Open Access
Research (Published online: 08-08-2017)
8. Influence of microclimatic ammonia levels on productive performance of different broilers' breeds estimated with univariate and multivariate approaches
Essam S. Soliman, Sherif A. Moawed and Rania A. Hassan
Veterinary World, 10(8): 880-887

Essam S. Soliman: Department of Animal Hygiene, Zoonosis & Animal Behavior, Faculty of Veterinary Medicine, Suez Canal University, Ismailia 41522, Egypt.
Sherif A. Moawed: Department of Animal Wealth Development, Division of Biostatistics, Faculty of Veterinary Medicine, Suez Canal University, Ismailia 41522, Egypt.
Rania A. Hassan: Department of Animal Wealth Development, Division of Animal Production, Faculty of Veterinary Medicine, Suez Canal University, Ismailia 41522, Egypt.

doi: 10.14202/vetworld.2017.880-887

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Article history: Received: 01-03-2017, Accepted: 27-06-2017, Published online: 08-08-2017

Corresponding author: Essam S. Soliman


Citation: Soliman ES, Moawed SA, Hassan RA (2017) Influence of microclimatic ammonia levels on productive performance of different broilers' breeds estimated with univariate and multivariate approaches, Veterinary World, 10(8): 880-887.

Background and Aim: Birds litter contains unutilized nitrogen in the form of uric acid that is converted into ammonia; a fact that does not only affect poultry performance but also has a negative effect on people's health around the farm and contributes in the environmental degradation. The influence of microclimatic ammonia emissions on Ross and Hubbard broilers reared in different housing systems at two consecutive seasons (fall and winter) was evaluated using a discriminant function analysis to differentiate between Ross and Hubbard breeds.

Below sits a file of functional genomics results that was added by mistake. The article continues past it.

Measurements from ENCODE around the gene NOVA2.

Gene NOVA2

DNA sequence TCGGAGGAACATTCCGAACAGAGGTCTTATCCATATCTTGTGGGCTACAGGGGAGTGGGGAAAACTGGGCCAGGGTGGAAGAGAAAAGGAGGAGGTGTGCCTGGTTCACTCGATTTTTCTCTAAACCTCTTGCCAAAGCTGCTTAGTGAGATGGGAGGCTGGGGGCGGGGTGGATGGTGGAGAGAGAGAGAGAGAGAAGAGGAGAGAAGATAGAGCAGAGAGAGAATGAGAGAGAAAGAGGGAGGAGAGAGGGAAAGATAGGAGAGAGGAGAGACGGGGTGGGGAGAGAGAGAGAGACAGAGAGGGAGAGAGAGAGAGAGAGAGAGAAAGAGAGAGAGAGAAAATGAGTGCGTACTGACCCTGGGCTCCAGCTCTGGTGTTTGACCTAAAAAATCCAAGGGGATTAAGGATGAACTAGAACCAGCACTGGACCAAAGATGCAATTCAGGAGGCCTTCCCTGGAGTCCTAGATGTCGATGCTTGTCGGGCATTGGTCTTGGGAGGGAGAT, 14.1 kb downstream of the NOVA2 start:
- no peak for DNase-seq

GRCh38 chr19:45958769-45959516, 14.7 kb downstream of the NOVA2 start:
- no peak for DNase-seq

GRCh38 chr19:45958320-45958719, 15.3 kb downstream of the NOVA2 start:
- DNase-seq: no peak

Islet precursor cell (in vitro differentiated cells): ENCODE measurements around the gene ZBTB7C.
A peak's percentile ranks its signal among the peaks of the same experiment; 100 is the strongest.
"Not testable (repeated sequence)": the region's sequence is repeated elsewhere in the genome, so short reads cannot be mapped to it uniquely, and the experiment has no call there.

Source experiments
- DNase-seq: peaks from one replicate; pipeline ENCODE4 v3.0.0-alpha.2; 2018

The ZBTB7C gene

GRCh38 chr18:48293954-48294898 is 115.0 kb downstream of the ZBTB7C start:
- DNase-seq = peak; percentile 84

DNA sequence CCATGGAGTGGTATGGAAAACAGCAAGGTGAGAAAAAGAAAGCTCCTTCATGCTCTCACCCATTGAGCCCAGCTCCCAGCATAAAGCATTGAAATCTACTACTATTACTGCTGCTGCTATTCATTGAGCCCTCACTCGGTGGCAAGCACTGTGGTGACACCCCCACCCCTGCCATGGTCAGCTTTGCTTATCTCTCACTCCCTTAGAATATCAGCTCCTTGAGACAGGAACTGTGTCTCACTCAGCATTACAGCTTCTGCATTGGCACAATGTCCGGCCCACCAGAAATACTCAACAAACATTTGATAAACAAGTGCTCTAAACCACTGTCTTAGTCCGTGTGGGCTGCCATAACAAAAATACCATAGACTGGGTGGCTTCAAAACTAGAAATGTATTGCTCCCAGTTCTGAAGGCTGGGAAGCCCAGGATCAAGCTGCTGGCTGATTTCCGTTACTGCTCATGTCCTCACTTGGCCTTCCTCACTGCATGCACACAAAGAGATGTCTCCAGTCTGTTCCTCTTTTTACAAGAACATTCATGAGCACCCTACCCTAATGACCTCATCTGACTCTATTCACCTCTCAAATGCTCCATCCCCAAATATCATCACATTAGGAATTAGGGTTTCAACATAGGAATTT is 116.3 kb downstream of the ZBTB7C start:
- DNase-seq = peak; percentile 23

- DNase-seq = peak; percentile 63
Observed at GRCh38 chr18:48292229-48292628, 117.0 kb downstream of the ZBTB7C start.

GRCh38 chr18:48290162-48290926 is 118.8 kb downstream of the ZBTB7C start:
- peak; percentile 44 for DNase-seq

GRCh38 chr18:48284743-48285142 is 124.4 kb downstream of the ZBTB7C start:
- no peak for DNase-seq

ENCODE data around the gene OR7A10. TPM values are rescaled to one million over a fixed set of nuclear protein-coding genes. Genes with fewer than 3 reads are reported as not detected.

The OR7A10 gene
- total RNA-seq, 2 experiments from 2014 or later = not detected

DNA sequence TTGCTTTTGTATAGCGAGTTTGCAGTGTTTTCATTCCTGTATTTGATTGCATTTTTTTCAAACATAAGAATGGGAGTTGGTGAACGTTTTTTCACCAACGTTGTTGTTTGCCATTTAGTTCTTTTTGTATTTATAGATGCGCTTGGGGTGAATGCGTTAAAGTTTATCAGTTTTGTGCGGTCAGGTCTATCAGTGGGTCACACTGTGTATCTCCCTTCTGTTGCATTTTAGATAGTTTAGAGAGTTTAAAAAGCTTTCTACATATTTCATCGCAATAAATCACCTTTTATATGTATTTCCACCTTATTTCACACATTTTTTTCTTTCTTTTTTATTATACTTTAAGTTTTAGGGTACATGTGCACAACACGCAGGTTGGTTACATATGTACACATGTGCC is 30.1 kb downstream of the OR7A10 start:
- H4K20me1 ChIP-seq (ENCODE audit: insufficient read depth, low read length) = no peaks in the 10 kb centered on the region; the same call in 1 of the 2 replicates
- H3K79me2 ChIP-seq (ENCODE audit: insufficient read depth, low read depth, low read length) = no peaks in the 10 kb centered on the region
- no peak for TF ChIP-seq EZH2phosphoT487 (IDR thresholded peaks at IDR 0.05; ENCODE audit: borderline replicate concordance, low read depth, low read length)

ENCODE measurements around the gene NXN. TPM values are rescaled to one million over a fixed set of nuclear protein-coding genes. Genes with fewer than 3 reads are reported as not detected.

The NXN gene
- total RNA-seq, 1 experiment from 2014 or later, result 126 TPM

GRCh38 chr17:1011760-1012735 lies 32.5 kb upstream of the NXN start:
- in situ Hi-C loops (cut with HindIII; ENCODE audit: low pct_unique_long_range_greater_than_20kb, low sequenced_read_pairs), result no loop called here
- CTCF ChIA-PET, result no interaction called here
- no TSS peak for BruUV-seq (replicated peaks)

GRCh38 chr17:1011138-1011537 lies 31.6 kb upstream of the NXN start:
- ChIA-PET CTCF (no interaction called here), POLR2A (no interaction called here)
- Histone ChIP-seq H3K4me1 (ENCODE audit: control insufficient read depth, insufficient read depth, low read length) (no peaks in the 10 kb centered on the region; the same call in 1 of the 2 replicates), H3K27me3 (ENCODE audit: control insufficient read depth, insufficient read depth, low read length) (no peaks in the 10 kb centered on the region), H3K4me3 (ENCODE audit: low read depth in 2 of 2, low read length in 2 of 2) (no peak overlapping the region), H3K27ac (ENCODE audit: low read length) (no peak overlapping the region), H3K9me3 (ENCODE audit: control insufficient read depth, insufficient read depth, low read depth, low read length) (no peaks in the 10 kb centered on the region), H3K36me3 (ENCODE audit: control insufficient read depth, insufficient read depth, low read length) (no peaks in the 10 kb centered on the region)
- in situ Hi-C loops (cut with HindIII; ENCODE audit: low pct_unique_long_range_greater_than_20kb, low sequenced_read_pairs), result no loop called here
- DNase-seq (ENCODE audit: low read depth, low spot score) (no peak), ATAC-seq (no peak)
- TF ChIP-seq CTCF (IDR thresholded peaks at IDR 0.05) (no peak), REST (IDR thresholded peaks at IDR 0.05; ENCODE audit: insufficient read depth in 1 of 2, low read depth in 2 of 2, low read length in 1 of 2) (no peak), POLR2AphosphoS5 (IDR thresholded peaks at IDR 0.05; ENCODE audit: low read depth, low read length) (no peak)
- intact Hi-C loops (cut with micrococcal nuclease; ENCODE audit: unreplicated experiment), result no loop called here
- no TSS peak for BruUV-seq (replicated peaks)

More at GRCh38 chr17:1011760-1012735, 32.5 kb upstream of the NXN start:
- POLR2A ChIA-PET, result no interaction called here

Materials and Methods: A total number of 400 air samples were collected and analyzed for ammonia levels during the experimental period. Data were analyzed using univariate and multivariate statistical methods.

Results: Ammonia levels were significantly higher (p<0.01) in the Ross compared to the Hubbard breed farm, although no significant differences (p>0.05) were found between the two farms in body weight, body weight gain, feed intake, feed conversion ratio, and performance index (PI) of broilers. Body weight; weight gain and PI had increased values (p<0.01) during fall compared to winter irrespective of broiler breed. Ammonia emissions were positively (although weekly) correlated with the ambient relative humidity (r=0.383; p<0.01), but not with the ambient temperature (r=-0.045; p>0.05). Test of significance of discriminant function analysis did not show a classification based on the studied traits suggesting that they cannot been used as predictor variables. The percentage of correct classification was 52% and it was improved after deletion of highly correlated traits to 57%.

Conclusion: The study revealed that broiler's growth was negatively affected by increased microclimatic ammonia concentrations and recommended the analysis of broilers' growth performance parameters data using multivariate discriminant function analysis.

Keywords: ammonia, broiler, discriminant function analysis, growth performance parameters, humidity, temperature.


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